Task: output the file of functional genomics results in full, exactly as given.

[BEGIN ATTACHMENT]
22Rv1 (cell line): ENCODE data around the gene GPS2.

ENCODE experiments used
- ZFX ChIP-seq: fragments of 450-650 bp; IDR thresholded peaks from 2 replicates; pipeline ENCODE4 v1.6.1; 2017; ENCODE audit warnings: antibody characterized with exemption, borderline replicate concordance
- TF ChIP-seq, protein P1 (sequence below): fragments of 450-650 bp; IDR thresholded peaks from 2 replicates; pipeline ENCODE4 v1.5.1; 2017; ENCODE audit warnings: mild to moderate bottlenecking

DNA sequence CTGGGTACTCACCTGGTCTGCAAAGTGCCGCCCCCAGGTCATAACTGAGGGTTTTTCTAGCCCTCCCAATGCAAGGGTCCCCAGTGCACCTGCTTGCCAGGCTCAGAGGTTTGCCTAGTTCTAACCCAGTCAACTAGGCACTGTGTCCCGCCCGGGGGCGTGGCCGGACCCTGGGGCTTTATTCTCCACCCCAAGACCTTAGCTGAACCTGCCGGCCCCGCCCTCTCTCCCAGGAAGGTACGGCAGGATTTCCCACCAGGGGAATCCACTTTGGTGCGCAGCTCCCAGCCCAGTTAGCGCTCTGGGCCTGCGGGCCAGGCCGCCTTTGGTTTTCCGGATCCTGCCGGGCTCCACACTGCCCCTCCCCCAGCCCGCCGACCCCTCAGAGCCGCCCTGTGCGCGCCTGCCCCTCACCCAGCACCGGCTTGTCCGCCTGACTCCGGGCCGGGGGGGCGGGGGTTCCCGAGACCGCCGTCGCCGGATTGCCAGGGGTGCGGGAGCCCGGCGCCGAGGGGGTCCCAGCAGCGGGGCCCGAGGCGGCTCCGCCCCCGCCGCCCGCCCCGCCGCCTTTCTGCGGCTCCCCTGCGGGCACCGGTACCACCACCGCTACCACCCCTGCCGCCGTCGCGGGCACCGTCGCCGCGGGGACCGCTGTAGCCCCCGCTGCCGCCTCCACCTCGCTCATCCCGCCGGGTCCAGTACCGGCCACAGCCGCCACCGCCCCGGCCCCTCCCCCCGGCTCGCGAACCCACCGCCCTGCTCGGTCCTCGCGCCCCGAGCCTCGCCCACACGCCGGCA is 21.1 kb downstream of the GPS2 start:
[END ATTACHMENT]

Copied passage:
22Rv1 (cell line): ENCODE data around the gene GPS2.

ENCODE experiments used
- ZFX ChIP-seq: fragments of 450-650 bp; IDR thresholded peaks from 2 replicates; pipeline ENCODE4 v1.6.1; 2017; ENCODE audit warnings: antibody characterized with exemption, borderline replicate concordance
- TF ChIP-seq, protein P1 (sequence below): fragments of 450-650 bp; IDR thresholded peaks from 2 replicates; pipeline ENCODE4 v1.5.1; 2017; ENCODE audit warnings: mild to moderate bottlenecking

DNA sequence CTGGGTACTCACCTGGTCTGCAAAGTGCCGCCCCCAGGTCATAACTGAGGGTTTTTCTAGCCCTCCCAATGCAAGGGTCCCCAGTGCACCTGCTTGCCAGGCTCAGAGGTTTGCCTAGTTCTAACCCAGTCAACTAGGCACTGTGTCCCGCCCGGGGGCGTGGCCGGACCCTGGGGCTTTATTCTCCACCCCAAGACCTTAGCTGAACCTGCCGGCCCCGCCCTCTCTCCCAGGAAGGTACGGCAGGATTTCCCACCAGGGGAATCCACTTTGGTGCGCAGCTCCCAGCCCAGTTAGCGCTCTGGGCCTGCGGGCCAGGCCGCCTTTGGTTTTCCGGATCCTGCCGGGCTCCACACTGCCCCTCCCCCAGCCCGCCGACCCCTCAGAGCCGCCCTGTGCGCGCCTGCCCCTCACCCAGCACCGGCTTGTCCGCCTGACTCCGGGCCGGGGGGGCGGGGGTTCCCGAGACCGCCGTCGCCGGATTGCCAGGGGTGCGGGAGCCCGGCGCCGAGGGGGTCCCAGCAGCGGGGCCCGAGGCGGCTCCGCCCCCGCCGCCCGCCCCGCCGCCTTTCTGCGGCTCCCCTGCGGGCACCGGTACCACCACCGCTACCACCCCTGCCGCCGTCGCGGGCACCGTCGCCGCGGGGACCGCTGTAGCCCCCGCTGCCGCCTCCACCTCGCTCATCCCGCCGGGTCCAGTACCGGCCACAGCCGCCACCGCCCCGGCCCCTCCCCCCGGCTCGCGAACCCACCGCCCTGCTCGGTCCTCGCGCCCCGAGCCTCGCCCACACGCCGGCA is 21.1 kb downstream of the GPS2 start: